Besides the links already mentioned, you can also integrate hyperlinks into your e-book which lead to other websites. To make it clear to the reader that the content is interactive, you should mark these links, whether it‘s by using a certain colour or by underlining them. Keep in mind that external web content needs a working internet connection. Links like these should never be crucial for understanding the text. Cross-references act like chapters: for, example, they don’t link paragraph three on page 14 (because, as already mentioned, the number of pages varies due to the layout), but rather they link chapter 2.1 to the topic of ‘e-book creation‘.
E-book design: good readability is key
In terms of design, an e-book isn’t that different to a traditional book or a website. The content is the most important thing, in principle, but even with the best quality there’s a high chance that your book won’t be read if the design is amateurish. While the basic e-book design (together with typography) primarily aims to give readers a good reading experience, you also need to make sure you appeal to them on an emotional level with integrated images, tables, and graphics, as well as the cover.
The perfect cover
The cover, as well as the title, is one of the first things that potential readers notice about your e-book. You should therefore invest a good amount of time and effort into the cover design so that your book makes a good first impression. Have a look at your competition’s cover pages to get an idea of what’s typical of the genre. This article provides a good overview of the most important elements of an e-book cover. Due to the importance of the cover page it might be worth hiring a professional to design it if you don‘t feel confident doing so yourself.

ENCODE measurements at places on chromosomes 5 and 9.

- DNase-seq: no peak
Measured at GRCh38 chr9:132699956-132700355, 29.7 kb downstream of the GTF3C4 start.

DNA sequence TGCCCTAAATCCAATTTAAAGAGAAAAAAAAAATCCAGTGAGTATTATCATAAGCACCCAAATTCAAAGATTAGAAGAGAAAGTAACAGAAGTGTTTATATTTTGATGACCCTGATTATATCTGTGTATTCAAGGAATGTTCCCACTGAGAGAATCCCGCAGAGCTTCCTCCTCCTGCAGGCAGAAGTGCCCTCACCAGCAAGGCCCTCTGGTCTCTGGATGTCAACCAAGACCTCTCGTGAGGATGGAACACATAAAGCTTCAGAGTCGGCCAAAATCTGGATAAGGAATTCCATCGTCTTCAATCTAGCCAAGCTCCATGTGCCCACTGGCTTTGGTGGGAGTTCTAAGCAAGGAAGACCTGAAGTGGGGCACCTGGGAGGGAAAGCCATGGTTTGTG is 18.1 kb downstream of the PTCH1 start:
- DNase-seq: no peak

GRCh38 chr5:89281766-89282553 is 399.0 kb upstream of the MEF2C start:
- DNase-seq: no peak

Text and font
Choose a suitable font to make sure you stand out from your competition, but always keep in mind that readability comes first. Don’t use more than two or three different fonts, be sure that they fit together well, and use the same font for each element i.e. blocks of text, titles, lists, etc. Make sure you use either open-source fonts or have the license to use commercial fonts. When it comes to text formatting you can be freer and use, for example, bolding, italics, underlining, etc. for highlighting.
Inserting images, photos, or graphics is a good way to enhance an e-book. As with text, a reflowable layout allows images to adapt to the respective display, which is why the size needs to be entered in percentage values rather than absolute values (pixel). For example, if you enter a value of 50 % the respective image will take up half a page. You should always optimise your image data to the maximum limit, as some display devices enable you to see an image in full-screen by double clicking on it. Use high-quality images, photos, and graphics, and don’t forget to get permission if you don’t own the copyright.
Interactive content and fallback
- Music files
- Pop-up elements
Not every reading device fully supports extra features so to make sure those with older devices don’t miss out, you should integrate fallbacks. This alternative solution comes into play when the respective interactive element can’t be displayed. This way, you can configure paragraphs so that they are either displayed as a pop-up or as a coloured block when the device doesn’t support the technology.
Use a ready-made e-book template
Another option is to hand the responsibility of creating an e-book design and layout on to a third party. Depending on your budget, you could hire a professional designer to create a template according to your wishes, leaving you to just take care of the content. A cheaper solution would be to download ready-made e-book templates. These might not be tailored exactly to your needs, but they provide a good basic structure and make the e-book easier to create. You don’t have to think of any new concepts; just customise the template to fit your needs.
When buying a template, you are generally purchasing a license for a single publication, but it’s also possible to buy for multiple publications as well. You can find a diverse selection of e-book design templates on Book Design Templates and graphicriver.
For smaller, non-professional e-publications there are many different e-book templates which are free of charge. These design and layout templates are available to download, but in most cases you have to subscribe to the service’s newsletter. Examples include the PowerPoint templates on Hectorpreneur and the e-book templates from HubSpot.